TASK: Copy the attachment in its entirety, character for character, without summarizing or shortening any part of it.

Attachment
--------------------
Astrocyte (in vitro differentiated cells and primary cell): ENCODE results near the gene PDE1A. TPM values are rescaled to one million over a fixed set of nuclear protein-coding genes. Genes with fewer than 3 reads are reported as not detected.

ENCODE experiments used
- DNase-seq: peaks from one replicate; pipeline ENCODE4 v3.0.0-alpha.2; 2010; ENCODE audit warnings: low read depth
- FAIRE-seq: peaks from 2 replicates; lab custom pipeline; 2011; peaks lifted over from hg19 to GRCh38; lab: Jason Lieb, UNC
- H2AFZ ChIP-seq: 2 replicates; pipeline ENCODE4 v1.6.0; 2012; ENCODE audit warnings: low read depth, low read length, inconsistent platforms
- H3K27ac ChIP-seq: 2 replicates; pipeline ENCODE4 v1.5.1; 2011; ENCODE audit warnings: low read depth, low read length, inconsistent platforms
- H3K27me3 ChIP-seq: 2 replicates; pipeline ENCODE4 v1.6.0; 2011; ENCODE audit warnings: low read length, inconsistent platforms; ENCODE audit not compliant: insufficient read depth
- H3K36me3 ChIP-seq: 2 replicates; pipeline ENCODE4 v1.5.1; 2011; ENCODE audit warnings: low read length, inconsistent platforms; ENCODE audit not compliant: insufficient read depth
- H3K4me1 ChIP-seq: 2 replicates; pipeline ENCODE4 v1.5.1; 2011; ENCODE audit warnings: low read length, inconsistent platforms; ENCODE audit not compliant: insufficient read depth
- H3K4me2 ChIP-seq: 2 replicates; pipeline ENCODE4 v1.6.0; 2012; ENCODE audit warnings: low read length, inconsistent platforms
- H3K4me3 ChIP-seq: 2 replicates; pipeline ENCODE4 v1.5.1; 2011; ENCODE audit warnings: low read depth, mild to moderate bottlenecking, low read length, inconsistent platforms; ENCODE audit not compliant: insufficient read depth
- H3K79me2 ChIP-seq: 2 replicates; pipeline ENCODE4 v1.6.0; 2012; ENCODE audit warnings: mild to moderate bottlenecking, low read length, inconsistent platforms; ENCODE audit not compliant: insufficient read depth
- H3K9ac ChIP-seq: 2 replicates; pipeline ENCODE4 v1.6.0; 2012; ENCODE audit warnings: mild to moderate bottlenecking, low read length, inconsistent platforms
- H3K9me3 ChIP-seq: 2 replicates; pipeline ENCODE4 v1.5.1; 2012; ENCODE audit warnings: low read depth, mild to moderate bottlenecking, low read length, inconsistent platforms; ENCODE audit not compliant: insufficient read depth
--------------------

Astrocyte (in vitro differentiated cells and primary cell): ENCODE results near the gene PDE1A. TPM values are rescaled to one million over a fixed set of nuclear protein-coding genes. Genes with fewer than 3 reads are reported as not detected.

ENCODE experiments used
- DNase-seq: peaks from one replicate; pipeline ENCODE4 v3.0.0-alpha.2; 2010; ENCODE audit warnings: low read depth
- FAIRE-seq: peaks from 2 replicates; lab custom pipeline; 2011; peaks lifted over from hg19 to GRCh38; lab: Jason Lieb, UNC
- H2AFZ ChIP-seq: 2 replicates; pipeline ENCODE4 v1.6.0; 2012; ENCODE audit warnings: low read depth, low read length, inconsistent platforms
- H3K27ac ChIP-seq: 2 replicates; pipeline ENCODE4 v1.5.1; 2011; ENCODE audit warnings: low read depth, low read length, inconsistent platforms
- H3K27me3 ChIP-seq: 2 replicates; pipeline ENCODE4 v1.6.0; 2011; ENCODE audit warnings: low read length, inconsistent platforms; ENCODE audit not compliant: insufficient read depth
- H3K36me3 ChIP-seq: 2 replicates; pipeline ENCODE4 v1.5.1; 2011; ENCODE audit warnings: low read length, inconsistent platforms; ENCODE audit not compliant: insufficient read depth
- H3K4me1 ChIP-seq: 2 replicates; pipeline ENCODE4 v1.5.1; 2011; ENCODE audit warnings: low read length, inconsistent platforms; ENCODE audit not compliant: insufficient read depth
- H3K4me2 ChIP-seq: 2 replicates; pipeline ENCODE4 v1.6.0; 2012; ENCODE audit warnings: low read length, inconsistent platforms
- H3K4me3 ChIP-seq: 2 replicates; pipeline ENCODE4 v1.5.1; 2011; ENCODE audit warnings: low read depth, mild to moderate bottlenecking, low read length, inconsistent platforms; ENCODE audit not compliant: insufficient read depth
- H3K79me2 ChIP-seq: 2 replicates; pipeline ENCODE4 v1.6.0; 2012; ENCODE audit warnings: mild to moderate bottlenecking, low read length, inconsistent platforms; ENCODE audit not compliant: insufficient read depth
- H3K9ac ChIP-seq: 2 replicates; pipeline ENCODE4 v1.6.0; 2012; ENCODE audit warnings: mild to moderate bottlenecking, low read length, inconsistent platforms
- H3K9me3 ChIP-seq: 2 replicates; pipeline ENCODE4 v1.5.1; 2012; ENCODE audit warnings: low read depth, mild to moderate bottlenecking, low read length, inconsistent platforms; ENCODE audit not compliant: insufficient read depth